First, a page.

Pomegranate Powder + Rose – Another flavor that we’re obsessed with is rose. Mix in some pomegranate powder for a pretty pink tone, and add rose essential oil as well as rose buds to the top of your bath bomb recipe, for a floral, rosey tub.

Matcha Powder + Lavendar – For an earthy, subtle floral fragrance, mix lavendar essential oils with a pinch of matcha powder.

What You’ll Need 

  • 1 cup baking soda
  • ½ cup citric acid
  • ⅓ cup arrowroot powder
  • ¼ cup epsom salt
  • 1 tablespoon water
  • 2 tablespoon sweet almond oil (or coconut oil)
  • 25 drops essential oil
  • dried flowers
  • ½ teaspoon of natural powdered coloring
pink, green, and yellow bath bomb in marble bowl

The Six Steps to Making this Bath Bomb Recipe

Prep Your Supplies

Prepare a bowl for both dry and wet ingredients. Since this recipe is so time-sensitive, having everything ready is a must.

Mix Together Wet Ingredients 

Combine the different wet ingredients in a bowl. Include essential oils for fragrance, oils, and the small amount of water.

Whisk Together Dry Ingredients

Thoroughly whisk together all dry ingredients. Each ingredient is important for the bath bombs to form and to fizzle properly, so even distribution is essential.

Add Wet to Dry and Combine with Hands

Prepare to get messy. Once you combine the ingredients, they will fizz a bit. This is normal. Combining any bath bomb recipe is a bit chaotic. Knead the wet ingredients into the dry. The consistency should be like damp sand for building sandcastles. Act as quickly as possible.

Shape the Bath Bombs into the Molds

If adding garnishes, place the garnishes into the base of the mold you are using. Then, firmly pack the bath bomb mixture into the molds. If working with a mold with two halves. Fill each half separately, then carefully place one on top of the other, much like baking a layered cake.

Freeze the Mold

Pop the bath bombs in their molds into the freezer for about fifteen minutes, or until they are firm to the touch. Then, remove, the molds and let the bath bombs harden on their own. Don’t touch the bath bombs for at least 24 hours.

Activate in Warm Water & Enjoy

After the bath bombs have hardened, add them to a bathtub or a shower for a colorful fragrant explosion.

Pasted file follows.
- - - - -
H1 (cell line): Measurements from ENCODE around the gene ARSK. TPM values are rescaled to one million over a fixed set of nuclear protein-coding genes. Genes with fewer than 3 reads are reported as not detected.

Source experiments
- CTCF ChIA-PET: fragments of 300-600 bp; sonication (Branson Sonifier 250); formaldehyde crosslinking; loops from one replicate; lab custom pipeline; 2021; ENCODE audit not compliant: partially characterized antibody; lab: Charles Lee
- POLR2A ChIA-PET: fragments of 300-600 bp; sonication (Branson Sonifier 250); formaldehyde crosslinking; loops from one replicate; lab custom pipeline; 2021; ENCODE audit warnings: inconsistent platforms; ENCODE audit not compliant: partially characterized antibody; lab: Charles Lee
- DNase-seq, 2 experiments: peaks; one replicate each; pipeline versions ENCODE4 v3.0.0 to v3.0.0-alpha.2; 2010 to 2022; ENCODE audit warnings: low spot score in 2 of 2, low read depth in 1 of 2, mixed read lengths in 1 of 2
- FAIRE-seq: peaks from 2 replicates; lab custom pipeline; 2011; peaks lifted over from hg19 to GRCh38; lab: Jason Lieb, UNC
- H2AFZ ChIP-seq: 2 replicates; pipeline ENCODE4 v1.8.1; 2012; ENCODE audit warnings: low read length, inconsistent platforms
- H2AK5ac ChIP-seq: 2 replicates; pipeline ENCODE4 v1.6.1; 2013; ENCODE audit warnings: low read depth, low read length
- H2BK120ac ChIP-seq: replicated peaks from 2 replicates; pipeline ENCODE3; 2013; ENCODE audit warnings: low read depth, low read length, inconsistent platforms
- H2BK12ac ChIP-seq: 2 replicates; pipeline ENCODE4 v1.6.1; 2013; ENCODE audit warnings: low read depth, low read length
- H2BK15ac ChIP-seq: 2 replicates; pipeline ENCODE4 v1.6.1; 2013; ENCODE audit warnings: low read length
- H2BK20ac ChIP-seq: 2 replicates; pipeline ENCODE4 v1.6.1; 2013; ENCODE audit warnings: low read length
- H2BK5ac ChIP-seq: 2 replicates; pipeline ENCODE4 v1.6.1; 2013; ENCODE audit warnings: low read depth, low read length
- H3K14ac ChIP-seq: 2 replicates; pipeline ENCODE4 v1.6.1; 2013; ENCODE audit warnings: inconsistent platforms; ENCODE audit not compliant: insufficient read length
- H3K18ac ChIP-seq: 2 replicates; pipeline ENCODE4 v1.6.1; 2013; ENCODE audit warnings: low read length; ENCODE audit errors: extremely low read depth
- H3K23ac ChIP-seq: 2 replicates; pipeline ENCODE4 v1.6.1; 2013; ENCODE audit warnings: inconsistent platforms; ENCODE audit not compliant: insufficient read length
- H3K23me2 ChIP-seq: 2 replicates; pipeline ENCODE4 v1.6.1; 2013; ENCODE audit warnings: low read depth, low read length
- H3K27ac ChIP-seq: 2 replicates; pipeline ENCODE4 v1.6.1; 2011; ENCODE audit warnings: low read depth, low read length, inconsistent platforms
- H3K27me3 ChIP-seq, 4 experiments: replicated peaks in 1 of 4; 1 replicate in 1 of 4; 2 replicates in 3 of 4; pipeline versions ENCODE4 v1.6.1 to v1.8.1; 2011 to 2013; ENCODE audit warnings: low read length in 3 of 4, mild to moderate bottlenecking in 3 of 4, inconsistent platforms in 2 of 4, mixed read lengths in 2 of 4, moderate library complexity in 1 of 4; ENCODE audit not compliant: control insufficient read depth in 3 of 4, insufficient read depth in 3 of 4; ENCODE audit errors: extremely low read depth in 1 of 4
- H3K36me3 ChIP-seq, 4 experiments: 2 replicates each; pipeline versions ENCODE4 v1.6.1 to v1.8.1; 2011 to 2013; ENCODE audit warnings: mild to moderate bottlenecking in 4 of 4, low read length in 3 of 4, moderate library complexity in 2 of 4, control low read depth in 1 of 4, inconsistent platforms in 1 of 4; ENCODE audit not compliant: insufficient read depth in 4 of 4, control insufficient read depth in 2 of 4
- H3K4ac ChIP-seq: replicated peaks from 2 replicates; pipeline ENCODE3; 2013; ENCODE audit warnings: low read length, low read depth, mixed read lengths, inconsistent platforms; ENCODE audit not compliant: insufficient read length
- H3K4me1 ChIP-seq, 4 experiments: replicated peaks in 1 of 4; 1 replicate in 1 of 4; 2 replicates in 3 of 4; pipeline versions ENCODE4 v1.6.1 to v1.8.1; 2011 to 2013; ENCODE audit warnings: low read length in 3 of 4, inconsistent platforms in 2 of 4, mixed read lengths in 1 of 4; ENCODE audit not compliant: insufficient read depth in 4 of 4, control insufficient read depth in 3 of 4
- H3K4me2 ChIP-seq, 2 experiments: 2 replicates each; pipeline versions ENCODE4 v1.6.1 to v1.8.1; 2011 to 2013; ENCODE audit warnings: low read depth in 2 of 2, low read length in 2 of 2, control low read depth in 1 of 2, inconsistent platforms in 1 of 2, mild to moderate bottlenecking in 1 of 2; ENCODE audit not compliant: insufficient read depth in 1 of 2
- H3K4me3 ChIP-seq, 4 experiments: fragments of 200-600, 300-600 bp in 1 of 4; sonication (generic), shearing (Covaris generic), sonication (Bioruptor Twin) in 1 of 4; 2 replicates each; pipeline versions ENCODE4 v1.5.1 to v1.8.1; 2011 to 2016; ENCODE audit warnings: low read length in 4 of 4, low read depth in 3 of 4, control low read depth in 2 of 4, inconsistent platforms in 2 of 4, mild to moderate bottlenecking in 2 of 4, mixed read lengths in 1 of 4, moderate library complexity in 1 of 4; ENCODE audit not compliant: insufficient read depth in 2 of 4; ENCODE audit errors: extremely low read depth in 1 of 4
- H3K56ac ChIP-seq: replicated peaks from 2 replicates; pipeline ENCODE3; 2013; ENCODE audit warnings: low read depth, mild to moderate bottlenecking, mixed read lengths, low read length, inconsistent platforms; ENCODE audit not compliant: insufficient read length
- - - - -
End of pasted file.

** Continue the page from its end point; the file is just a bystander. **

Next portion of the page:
bath bombs on parchment paper

Tips for Making This Bath Bombs Recipe

Should I add water to bind my bath bomb? 

Water (hopefully in the tub) is what causes bath bombs to explode, so adding any water to the base of your bath bombs will cause them to fizz up a bit. Some people try witch hazel to help their bath bombs bind without causing them to fizzle out. However, as long as you quickly freeze the bath bombs after forming them, adding water is completely fine.

How do I make DIY bath bombs, no citric acid? 

Armandhammer has the best solution for bath bombs, no citric acid. Essentially, rather than the baking soda reacting to the citric acid, it will react to lemon juice to create a fizz. 

Can I swap almond oil with a different oil? 

Yes! You can always swap almond oil with more coconut oil, but jojoba oil, olive oil, or avocado oil also are beneficial for skin and work with this recipe. 

What if I don’t have arrowroot powder? 

You can also swap the arrowroot powder for cornstarch, potato starch, tapioca flour, or rice flour. 

What shapes of bath bombs can I make? 

The easiest, cheapest method is to use a muffin pan, cocktail ice tray, or some other silicon mold you already have on hand. However, if you want round molds or other more special shapes, consider investing in molds designed for bath bombs, or even cake pops and gourmet cupcake trays. 

Easy DIY Bath Bombs

Easy DIY Bath Bombs

Yield: 8 Bath Bombs
Prep Time: 15 minutes
Active Time: 1 day
Total Time: 1 day 15 minutes

This bath bomb recipe is designed for the absolute beginner. Add custom fragrance and color to make it your own.


  • 1 cup baking soda
  • ½ cup citric acid
  • ⅓ cup arrowroot powder
  • ¼ cup epsom salt
  • 1 tablespoon witch hazel
  • 2 tablespoon sweet almond oil (or coconut oil)
  • 25 drops essential oil
  • dried flowers
  • ½ teaspoon of natural powdered coloring


  • Mixing bowls
  • Bath bomb mold


    1. Melt your coconut oil down in the microwave or on the stovetop so that it is ready to act as a binder. Combine your wet ingredients–coconut oil, essential oils, water and almond oil–with a spoon and set aside. 

    2. In a separate bowl, whisk the baking soda, citric acid, arrowroot powder together meticulously. 

    3. Gradually add wet ingredients to dry ingredients. Once they begin to clump together, use your hands to form a dough. (The texture will be dry and chalky.) 

    4. Carefully shape the bath bombs into the molds, packing them in tightly, as you would brown sugar in a measuring cup. 

    5. Add garnishes on top of the molds and press them tightly. If working with a covered bath bomb mold, add it. 

    6. Place the bath bombs in the mold into the freezer for 15 minutes.

    7. Remove the mold from the freezer and carefully remove the bath bombs from the mold, leaving them to sit and harden for 24 hours before use. 

    8. Store them in a cool, dry place until use. Moisture in the air can cause the bath bombs to expand.